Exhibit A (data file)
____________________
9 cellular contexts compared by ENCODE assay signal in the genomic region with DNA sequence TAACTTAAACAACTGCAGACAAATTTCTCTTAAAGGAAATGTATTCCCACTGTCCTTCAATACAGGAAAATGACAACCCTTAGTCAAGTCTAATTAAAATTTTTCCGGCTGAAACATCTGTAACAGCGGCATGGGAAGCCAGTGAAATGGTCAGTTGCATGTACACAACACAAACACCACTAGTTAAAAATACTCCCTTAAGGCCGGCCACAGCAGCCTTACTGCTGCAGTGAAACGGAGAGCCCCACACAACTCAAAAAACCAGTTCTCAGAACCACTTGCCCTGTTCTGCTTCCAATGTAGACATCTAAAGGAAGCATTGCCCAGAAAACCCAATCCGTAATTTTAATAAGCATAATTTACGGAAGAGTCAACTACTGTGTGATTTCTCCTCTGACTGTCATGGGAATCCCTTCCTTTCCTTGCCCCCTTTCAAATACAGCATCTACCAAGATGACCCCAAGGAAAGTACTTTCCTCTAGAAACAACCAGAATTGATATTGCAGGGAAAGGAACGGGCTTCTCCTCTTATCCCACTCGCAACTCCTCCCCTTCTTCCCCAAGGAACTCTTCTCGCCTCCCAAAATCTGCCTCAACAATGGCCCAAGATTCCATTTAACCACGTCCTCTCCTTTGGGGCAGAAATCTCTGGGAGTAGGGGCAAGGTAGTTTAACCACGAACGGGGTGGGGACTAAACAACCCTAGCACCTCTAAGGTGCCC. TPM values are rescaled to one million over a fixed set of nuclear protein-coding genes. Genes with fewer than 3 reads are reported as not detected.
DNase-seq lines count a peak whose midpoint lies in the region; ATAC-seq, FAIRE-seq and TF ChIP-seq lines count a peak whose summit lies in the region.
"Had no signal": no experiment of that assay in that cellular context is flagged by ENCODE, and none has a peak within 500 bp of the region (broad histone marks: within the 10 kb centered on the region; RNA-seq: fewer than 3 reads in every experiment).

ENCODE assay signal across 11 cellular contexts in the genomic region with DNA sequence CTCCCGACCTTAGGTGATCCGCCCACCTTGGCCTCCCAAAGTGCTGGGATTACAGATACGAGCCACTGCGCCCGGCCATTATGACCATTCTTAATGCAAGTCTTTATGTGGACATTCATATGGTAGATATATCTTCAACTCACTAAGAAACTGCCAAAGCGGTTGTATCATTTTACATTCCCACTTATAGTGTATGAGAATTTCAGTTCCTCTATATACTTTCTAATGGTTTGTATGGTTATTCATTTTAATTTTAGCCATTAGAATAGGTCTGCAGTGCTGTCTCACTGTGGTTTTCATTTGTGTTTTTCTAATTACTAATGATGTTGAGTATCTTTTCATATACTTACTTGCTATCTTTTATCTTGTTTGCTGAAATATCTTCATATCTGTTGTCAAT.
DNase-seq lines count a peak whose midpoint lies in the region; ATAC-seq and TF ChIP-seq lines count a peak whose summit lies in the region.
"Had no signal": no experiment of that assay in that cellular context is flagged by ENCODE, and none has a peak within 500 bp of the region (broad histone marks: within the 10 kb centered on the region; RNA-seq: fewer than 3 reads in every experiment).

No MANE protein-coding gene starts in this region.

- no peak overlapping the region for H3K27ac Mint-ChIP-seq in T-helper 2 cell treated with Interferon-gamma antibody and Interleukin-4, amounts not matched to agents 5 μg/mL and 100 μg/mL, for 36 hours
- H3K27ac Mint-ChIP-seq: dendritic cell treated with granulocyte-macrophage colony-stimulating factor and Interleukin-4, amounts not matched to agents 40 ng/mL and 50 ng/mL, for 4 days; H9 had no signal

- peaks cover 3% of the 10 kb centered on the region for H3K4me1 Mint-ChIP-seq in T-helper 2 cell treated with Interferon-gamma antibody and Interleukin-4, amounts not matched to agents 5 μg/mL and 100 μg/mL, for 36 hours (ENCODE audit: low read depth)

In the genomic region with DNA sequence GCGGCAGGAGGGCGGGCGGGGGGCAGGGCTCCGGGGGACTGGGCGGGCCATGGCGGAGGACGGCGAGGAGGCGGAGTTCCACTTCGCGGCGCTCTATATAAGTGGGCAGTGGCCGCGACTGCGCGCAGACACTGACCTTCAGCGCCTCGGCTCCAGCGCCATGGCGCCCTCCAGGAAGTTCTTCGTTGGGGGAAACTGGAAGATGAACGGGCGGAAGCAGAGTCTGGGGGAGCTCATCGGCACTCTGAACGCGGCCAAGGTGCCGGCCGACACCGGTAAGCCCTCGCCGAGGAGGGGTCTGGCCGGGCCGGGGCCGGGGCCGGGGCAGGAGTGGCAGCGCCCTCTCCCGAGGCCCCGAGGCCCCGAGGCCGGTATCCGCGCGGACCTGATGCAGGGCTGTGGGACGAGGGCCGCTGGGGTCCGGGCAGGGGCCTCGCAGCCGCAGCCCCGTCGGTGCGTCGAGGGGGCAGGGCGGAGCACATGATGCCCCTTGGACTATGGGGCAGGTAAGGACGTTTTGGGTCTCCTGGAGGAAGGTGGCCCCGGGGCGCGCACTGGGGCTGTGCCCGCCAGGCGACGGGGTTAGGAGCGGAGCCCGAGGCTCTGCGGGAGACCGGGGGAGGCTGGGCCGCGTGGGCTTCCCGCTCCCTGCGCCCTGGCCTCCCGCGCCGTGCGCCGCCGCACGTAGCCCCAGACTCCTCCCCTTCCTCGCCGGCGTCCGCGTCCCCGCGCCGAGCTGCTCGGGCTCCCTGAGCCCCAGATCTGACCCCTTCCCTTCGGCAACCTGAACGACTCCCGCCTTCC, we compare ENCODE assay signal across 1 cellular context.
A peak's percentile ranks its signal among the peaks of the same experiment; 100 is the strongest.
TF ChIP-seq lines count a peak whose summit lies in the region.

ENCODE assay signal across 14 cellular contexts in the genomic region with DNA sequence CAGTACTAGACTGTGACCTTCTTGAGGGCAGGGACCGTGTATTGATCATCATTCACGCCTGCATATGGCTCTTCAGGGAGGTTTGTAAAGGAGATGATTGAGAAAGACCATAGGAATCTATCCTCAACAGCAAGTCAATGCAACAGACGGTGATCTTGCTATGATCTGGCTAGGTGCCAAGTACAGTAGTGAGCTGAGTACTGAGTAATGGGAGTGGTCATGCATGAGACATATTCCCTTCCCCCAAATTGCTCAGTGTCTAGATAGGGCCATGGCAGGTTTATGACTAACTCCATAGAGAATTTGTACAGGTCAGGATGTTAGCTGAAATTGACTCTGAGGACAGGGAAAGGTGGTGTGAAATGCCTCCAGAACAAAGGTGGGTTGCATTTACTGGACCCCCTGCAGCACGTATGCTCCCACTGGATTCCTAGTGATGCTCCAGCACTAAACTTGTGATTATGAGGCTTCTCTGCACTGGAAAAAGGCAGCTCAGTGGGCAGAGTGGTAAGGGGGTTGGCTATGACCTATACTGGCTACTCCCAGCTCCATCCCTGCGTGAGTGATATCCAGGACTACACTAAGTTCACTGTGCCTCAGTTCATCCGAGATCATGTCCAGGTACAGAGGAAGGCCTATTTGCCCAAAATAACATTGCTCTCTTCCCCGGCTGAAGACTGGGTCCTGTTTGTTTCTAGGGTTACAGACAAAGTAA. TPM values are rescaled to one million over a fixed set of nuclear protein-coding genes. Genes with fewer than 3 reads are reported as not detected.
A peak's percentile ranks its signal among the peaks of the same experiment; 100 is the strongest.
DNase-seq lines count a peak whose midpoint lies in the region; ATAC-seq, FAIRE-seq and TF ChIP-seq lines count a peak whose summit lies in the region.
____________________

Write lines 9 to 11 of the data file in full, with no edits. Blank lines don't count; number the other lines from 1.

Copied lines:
- H3K27ac Mint-ChIP-seq: dendritic cell treated with granulocyte-macrophage colony-stimulating factor and Interleukin-4, amounts not matched to agents 40 ng/mL and 50 ng/mL, for 4 days; H9 had no signal

- peaks cover 3% of the 10 kb centered on the region for H3K4me1 Mint-ChIP-seq in T-helper 2 cell treated with Interferon-gamma antibody and Interleukin-4, amounts not matched to agents 5 μg/mL and 100 μg/mL, for 36 hours (ENCODE audit: low read depth)

In the genomic region with DNA sequence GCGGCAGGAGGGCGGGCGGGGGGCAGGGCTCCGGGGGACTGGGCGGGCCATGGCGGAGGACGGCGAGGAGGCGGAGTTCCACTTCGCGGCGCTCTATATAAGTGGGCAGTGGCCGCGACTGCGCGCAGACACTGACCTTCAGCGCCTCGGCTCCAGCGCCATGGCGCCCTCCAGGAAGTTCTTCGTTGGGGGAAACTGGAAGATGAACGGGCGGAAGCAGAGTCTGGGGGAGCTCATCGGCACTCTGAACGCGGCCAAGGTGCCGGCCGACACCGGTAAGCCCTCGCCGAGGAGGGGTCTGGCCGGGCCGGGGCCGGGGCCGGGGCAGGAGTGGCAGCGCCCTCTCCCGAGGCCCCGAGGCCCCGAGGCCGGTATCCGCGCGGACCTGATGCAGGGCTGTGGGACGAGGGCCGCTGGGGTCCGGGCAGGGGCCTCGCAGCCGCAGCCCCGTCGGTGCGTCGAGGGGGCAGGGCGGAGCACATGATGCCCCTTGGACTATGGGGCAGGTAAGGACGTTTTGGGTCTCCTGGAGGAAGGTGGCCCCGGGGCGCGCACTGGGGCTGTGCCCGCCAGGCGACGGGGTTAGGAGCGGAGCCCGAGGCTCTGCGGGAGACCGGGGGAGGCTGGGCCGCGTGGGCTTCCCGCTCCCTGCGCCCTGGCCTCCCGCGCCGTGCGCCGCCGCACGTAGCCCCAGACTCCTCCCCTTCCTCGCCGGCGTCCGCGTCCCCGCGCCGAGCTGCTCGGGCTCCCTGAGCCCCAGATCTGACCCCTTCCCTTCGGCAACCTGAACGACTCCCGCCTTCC, we compare ENCODE assay signal across 1 cellular context.